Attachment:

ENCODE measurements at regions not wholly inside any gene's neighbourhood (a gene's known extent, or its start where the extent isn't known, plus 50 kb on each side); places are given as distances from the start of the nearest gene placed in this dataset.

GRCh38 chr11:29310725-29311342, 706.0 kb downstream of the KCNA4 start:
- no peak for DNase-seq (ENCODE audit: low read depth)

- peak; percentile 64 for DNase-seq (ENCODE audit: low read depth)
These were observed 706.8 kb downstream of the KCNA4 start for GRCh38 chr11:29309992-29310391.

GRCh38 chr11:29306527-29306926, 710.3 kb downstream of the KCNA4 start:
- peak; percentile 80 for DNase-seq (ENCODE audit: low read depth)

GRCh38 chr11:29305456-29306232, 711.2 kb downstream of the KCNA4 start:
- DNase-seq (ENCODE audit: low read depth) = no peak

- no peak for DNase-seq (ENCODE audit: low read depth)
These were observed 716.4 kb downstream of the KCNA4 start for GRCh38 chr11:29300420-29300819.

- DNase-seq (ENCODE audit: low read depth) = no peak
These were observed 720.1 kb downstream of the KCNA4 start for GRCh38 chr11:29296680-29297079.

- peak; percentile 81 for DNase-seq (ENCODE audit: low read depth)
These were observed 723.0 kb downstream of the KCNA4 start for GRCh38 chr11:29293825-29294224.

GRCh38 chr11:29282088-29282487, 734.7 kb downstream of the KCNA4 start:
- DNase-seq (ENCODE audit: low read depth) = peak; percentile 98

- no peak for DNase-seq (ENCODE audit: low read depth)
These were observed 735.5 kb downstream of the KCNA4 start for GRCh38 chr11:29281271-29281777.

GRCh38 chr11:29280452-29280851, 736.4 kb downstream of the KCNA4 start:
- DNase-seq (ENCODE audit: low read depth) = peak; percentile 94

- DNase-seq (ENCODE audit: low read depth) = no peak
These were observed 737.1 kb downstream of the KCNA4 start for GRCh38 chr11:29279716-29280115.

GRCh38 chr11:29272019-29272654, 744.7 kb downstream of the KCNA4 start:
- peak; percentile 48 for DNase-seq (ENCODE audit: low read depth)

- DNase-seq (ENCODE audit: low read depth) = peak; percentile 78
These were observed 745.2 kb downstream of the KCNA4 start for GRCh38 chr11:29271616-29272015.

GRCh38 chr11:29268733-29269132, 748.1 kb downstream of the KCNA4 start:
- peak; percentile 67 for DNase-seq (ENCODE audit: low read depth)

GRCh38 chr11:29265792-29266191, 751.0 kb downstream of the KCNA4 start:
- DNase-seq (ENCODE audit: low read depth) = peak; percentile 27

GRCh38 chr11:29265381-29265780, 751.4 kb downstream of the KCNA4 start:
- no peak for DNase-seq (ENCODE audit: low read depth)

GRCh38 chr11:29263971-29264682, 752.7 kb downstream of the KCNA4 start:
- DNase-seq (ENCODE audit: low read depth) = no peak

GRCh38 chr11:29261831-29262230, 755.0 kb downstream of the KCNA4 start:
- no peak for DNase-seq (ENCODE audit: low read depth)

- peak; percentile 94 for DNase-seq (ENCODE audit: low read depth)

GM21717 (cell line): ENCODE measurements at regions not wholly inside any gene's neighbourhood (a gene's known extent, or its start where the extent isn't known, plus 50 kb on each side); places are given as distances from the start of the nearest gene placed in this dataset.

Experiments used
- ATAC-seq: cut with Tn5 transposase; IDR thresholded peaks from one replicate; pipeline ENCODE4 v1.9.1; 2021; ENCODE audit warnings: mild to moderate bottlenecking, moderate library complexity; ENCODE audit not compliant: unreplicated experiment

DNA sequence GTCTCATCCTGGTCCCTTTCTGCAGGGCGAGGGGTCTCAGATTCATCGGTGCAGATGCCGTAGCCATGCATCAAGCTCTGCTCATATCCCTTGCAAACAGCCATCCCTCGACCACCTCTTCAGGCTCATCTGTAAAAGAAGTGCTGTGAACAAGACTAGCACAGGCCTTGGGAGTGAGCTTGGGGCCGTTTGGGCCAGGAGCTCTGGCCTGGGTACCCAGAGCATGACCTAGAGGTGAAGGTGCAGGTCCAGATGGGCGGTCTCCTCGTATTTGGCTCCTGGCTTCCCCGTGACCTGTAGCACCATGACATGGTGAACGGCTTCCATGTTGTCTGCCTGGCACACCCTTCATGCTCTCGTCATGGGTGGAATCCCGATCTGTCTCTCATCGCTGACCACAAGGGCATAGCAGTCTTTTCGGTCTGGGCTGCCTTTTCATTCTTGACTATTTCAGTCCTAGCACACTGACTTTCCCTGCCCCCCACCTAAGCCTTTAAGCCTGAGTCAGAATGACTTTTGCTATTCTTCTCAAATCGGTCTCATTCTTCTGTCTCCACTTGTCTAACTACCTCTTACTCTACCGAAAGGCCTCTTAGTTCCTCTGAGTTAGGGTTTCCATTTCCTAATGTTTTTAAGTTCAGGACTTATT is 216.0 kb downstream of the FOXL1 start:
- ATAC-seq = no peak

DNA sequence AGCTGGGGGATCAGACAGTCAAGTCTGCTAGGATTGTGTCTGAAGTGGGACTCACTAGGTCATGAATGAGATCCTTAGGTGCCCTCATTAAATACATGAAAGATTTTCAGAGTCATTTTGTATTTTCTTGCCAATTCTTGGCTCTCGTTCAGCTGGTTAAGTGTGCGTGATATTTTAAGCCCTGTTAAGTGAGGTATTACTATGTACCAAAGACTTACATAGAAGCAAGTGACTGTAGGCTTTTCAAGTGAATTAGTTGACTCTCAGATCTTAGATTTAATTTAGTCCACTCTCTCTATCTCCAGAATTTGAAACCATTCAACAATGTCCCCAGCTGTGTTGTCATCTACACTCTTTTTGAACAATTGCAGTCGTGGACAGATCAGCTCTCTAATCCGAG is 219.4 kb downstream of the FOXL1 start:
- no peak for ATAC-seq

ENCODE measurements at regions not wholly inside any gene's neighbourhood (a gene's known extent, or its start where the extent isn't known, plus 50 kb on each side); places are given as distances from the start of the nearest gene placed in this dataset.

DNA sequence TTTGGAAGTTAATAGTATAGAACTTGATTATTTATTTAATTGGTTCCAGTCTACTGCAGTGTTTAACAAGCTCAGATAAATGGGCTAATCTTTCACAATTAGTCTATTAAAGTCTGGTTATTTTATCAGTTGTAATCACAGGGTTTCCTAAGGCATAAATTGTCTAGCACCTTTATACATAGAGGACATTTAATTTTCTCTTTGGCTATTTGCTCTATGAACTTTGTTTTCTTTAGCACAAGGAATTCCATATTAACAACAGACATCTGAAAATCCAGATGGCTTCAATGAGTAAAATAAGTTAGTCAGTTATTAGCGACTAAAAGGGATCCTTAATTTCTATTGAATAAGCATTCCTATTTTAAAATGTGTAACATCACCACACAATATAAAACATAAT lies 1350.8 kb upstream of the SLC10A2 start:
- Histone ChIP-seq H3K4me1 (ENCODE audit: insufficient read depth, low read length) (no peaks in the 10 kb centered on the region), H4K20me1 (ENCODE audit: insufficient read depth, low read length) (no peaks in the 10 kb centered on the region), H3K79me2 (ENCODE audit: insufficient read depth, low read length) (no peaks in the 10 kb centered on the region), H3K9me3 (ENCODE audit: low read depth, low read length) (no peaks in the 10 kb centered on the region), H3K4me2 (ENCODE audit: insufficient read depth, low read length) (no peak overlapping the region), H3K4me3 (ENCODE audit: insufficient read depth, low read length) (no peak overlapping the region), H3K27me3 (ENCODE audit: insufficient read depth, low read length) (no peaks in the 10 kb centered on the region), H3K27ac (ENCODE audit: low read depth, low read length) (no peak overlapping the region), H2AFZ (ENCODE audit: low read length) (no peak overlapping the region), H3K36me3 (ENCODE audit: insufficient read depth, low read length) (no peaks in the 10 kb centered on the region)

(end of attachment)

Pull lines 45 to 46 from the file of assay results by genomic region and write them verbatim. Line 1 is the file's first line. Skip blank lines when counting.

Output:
- no peak for ATAC-seq

ENCODE measurements at regions not wholly inside any gene's neighbourhood (a gene's known extent, or its start where the extent isn't known, plus 50 kb on each side); places are given as distances from the start of the nearest gene placed in this dataset.